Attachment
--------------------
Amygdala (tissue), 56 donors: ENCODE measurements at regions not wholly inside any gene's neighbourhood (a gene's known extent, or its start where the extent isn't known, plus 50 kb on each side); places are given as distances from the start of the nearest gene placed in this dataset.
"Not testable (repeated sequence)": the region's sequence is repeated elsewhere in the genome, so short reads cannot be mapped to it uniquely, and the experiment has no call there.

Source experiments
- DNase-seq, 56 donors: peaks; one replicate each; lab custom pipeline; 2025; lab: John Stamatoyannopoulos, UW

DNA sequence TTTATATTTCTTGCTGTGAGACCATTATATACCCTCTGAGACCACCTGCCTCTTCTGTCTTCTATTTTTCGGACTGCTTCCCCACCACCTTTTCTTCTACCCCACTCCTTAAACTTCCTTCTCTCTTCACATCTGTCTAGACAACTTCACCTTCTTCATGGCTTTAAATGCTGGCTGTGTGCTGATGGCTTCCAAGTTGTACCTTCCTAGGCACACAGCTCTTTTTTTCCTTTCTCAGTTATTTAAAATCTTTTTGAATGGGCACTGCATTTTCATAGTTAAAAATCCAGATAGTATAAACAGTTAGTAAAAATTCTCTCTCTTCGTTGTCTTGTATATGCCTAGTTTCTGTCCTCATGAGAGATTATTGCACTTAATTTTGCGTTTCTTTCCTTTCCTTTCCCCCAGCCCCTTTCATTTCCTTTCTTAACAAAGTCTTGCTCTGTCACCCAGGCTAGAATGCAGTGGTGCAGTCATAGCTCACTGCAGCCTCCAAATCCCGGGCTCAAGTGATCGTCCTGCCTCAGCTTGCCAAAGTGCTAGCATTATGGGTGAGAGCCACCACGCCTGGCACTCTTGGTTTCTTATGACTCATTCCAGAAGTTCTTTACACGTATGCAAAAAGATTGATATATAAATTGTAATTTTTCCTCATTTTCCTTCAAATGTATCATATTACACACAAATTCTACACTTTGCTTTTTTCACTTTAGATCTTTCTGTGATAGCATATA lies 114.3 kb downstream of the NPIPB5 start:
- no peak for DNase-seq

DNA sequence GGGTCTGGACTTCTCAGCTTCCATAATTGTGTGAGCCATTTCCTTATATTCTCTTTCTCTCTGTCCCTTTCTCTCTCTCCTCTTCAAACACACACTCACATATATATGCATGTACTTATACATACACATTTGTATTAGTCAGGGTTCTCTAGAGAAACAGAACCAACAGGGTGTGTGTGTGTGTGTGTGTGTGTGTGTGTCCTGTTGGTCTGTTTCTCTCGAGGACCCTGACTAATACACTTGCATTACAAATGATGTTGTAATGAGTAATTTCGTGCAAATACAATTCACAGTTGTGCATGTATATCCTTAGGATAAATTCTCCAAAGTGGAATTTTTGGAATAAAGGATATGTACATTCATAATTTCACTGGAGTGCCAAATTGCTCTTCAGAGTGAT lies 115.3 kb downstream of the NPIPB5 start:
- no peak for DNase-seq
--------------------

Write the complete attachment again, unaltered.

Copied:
Amygdala (tissue), 56 donors: ENCODE measurements at regions not wholly inside any gene's neighbourhood (a gene's known extent, or its start where the extent isn't known, plus 50 kb on each side); places are given as distances from the start of the nearest gene placed in this dataset.
"Not testable (repeated sequence)": the region's sequence is repeated elsewhere in the genome, so short reads cannot be mapped to it uniquely, and the experiment has no call there.

Source experiments
- DNase-seq, 56 donors: peaks; one replicate each; lab custom pipeline; 2025; lab: John Stamatoyannopoulos, UW

DNA sequence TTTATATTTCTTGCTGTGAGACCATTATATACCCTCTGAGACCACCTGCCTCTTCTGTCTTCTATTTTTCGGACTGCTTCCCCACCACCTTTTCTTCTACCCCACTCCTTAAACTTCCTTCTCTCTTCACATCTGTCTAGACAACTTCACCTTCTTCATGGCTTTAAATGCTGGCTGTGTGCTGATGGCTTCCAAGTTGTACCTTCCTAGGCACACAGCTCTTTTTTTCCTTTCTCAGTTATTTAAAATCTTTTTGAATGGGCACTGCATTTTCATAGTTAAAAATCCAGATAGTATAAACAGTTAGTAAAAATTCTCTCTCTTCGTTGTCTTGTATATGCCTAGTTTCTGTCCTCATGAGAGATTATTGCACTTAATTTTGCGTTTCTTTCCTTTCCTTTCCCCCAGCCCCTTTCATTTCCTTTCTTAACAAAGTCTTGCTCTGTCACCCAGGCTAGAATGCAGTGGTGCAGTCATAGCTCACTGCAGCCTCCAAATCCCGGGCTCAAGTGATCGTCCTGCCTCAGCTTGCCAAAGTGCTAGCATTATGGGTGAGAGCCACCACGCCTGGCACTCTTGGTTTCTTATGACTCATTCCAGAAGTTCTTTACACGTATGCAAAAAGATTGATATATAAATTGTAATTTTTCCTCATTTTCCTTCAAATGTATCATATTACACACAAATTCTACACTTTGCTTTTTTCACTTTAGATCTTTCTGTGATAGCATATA lies 114.3 kb downstream of the NPIPB5 start:
- no peak for DNase-seq

DNA sequence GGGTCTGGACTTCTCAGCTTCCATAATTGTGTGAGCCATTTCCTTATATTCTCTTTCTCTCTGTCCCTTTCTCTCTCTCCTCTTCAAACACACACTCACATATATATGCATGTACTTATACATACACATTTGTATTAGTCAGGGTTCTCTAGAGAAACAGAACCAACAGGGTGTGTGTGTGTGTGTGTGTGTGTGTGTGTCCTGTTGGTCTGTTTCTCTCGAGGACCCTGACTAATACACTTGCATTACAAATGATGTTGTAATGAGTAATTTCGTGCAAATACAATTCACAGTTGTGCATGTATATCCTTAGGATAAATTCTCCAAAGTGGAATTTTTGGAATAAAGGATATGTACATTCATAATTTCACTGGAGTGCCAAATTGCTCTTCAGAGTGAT lies 115.3 kb downstream of the NPIPB5 start:
- no peak for DNase-seq